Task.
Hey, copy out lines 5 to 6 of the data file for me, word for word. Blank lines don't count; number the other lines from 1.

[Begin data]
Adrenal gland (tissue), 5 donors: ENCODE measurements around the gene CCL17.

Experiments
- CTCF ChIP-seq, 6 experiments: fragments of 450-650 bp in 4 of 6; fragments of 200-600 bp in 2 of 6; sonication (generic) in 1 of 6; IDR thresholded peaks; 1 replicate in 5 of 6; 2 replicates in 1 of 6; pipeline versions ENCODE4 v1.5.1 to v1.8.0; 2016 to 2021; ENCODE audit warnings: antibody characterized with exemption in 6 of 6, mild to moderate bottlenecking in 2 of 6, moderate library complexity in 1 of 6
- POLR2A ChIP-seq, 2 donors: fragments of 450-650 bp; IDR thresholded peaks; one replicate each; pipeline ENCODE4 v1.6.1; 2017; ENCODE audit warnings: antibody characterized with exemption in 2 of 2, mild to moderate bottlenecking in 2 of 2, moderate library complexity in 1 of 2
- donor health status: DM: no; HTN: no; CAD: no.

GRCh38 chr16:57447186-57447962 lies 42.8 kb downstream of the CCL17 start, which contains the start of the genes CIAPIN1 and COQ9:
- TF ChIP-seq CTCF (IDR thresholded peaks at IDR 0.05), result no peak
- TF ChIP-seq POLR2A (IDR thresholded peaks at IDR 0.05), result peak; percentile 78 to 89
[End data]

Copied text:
- donor health status: DM: no; HTN: no; CAD: no.

GRCh38 chr16:57447186-57447962 lies 42.8 kb downstream of the CCL17 start, which contains the start of the genes CIAPIN1 and COQ9: